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May 18, 2011
By Khali Henderson
All careers have significant benchmarks: first job, first paycheck, first promotion, etc. For an independent telecom agent, those milestones usually begin with the gutsy decision to leave a well-paying sales job, followed by first customer, first commission check, first commission check that covers the bills, first check toward the six-figure savings you blew through before you started making money, the first $100,000 in monthly recurring revenue, etc.
For Tricia Ward, president of NetSource Group, Portland, Ore., this is a familiar story line. In 2003, her companys first commission check from master agency Intelisys Communications was $85, but this year, NetSource became the first Intelisys subagency to become a Platinum Partner, having sold $1 million in monthly recurring revenue an achievement that is believed to be unprecedented in the industry.
We believe, although its difficult to prove, that its unprecedented,” said Rick Dellar, co-founder of Intelisys, explaining that the company has researched the issue as much as possible with friendly master agencies and its carrier suppliers. And, when the news ran on the Channel Partners website in March, no one came forward to dispute the claim.
The story of this achievement is compelling in its own right, but made more so because its chief character is a woman in a industry dominated by men.
The $1 million MRR goal was first presented to Ward and other Intelisys agents three years ago when the master agency launched its Top Performing Champions incentive program, offering rewards for billings at various levels, from Bronze at $100,000 MRR to Platinum at $1 Million MRR. We put the Platinum [Level] out there with the hope that one day someone would get it,” Dellar said, knowing it was a lofty goal.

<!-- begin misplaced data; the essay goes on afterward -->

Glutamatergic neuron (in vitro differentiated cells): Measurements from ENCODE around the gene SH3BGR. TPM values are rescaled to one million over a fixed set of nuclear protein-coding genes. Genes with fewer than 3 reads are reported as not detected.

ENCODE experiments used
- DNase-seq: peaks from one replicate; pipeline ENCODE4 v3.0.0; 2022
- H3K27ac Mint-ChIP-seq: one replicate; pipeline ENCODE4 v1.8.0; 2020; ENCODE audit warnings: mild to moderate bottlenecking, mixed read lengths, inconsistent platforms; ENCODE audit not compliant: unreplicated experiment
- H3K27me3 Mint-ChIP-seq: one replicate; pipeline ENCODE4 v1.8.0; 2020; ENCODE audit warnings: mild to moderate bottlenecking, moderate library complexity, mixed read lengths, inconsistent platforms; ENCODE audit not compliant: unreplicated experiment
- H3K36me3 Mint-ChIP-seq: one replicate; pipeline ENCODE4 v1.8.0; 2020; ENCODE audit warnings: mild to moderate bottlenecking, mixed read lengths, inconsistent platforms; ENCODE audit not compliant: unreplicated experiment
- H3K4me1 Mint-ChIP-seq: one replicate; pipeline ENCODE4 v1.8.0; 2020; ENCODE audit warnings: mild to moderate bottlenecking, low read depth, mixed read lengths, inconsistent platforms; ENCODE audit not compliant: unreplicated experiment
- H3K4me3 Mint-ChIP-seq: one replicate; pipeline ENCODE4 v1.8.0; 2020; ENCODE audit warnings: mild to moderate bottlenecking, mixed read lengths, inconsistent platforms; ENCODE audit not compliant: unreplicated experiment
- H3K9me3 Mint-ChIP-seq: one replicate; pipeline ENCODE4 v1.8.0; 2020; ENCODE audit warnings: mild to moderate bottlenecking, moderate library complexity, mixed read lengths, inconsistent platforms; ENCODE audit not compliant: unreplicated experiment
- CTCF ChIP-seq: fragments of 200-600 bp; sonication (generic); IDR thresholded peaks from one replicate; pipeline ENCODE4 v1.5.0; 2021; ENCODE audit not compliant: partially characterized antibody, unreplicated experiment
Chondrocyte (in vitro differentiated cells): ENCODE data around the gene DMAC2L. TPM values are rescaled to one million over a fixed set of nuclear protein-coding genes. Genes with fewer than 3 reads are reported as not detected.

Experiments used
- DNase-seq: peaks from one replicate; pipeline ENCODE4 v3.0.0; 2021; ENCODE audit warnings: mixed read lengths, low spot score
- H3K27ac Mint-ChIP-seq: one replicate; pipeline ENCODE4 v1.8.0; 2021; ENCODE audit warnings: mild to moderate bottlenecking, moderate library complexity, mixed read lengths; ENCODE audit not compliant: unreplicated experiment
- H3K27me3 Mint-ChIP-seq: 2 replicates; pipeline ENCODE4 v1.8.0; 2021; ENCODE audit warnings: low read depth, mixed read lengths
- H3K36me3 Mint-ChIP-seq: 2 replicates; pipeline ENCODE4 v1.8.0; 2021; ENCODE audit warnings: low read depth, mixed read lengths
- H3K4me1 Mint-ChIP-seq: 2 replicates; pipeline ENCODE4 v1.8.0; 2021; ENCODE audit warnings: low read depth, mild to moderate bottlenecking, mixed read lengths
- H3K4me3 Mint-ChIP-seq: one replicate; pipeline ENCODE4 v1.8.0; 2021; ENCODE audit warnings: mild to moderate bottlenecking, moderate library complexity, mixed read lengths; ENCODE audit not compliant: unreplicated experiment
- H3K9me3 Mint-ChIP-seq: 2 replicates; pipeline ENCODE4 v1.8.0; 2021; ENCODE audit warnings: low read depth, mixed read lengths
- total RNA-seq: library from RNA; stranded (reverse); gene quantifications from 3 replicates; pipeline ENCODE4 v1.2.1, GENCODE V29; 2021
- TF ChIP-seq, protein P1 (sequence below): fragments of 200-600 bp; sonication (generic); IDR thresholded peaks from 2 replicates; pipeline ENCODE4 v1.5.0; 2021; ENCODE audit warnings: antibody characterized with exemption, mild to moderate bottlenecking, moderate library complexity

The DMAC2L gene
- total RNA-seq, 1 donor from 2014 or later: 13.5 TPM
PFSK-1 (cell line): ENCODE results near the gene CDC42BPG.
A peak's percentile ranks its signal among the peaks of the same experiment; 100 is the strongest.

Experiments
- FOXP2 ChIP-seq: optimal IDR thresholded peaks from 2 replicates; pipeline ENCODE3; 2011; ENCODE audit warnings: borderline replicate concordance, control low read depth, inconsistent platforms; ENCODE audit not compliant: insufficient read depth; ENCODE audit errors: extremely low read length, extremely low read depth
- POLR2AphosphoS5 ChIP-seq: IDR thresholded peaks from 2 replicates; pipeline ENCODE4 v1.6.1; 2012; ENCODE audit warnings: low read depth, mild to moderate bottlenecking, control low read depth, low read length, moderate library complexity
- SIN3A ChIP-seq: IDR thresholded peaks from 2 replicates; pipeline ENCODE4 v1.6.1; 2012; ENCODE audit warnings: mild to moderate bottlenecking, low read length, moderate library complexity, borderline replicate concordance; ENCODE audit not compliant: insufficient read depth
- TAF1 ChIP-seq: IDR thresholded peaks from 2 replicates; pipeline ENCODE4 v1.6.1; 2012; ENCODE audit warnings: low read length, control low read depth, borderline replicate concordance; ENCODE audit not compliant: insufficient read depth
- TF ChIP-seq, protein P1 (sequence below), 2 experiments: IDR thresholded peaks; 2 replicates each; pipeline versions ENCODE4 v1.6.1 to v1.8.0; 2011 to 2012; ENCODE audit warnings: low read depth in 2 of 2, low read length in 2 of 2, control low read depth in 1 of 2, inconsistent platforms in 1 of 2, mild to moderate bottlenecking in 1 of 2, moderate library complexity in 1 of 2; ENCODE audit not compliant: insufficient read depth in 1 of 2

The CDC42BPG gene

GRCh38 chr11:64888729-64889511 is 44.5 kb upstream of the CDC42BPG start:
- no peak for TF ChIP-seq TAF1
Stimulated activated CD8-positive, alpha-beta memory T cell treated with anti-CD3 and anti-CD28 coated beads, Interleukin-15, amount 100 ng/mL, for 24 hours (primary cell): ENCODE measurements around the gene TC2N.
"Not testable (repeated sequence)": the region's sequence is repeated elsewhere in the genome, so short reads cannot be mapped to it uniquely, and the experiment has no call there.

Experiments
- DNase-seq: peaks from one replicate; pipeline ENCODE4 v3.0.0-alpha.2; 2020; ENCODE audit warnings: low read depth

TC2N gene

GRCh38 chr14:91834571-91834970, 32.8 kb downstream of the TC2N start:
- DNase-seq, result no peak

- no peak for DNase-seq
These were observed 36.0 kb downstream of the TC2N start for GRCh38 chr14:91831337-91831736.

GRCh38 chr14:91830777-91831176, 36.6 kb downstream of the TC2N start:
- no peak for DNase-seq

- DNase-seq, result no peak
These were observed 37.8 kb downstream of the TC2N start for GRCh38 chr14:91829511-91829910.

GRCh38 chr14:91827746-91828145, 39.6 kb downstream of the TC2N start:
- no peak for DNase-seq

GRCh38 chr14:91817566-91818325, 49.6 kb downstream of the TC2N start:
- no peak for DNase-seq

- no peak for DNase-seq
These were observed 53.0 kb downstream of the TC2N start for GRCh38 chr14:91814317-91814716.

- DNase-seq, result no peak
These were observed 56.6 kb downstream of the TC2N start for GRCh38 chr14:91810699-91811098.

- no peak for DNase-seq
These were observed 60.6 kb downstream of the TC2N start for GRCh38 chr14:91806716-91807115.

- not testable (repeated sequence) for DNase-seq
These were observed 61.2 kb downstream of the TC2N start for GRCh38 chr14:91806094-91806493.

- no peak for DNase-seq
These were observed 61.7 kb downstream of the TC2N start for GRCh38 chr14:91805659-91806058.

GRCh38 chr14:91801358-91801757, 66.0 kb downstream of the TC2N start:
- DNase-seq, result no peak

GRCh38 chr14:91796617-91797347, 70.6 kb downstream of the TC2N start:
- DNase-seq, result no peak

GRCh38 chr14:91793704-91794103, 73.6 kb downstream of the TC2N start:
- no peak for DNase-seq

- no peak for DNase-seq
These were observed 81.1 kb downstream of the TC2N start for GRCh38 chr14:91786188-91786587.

From the day Intelisys put it out there, I wanted that goal. I was singularly focused on that goal. I was a crazy person with that goal in mind,” Ward admitted. I am delighted to be there. Thank God, its behind me.”
Getting there has taken eight years, perseverance and a lot of self confidence. I am a big believer in what Tricia Ward can do,” she said.
Like many telecom agents, Ward came to the opportunity from direct sales at a carrier after following a circuitous route that began as a purchasing agent at Exxon. Her role in implementing the companys Rolm PBX got her noticed by the distributer, which recruited her to sell its wares. When GTE purchased the Rolm distributor, Ward had her first entre into the telecommunications space selling data services. She was noticed yet again by US West, whose direct reps were soundly beaten by Ward time and again in competitive bids. She went to work for the Denver-based ILEC in 1994.
In spring 2002, Ward left her job as a national account manager making more than a quarter million dollars a year at the ILEC, which in 2000 merged with Qwest Communications International Inc. In fall 2002, she started an agency with fellow Qwest alumnus Brian Newman. The two who, although having worked for the same company were nearly strangers were brought together by the belief that they could do better on their own.
It originally started as an idea among five different [Qwest] global account managers,” Ward told Channel Partners, explaining that as the decision drew nearer some of the would-be entrepreneurs began to get cold feet. Soon five became four became three became two.”
Downplaying the courage of her choice, Ward said, Failure would only mean that I would have to go back to [a sales] role for another company.”
With the support of their spouses and families Ward has three children and Newman two the partners opened shop with only the cushion of Wards personal savings. We started out lean and mean in an office with a few desks and chairs and self funded it,” she recalled.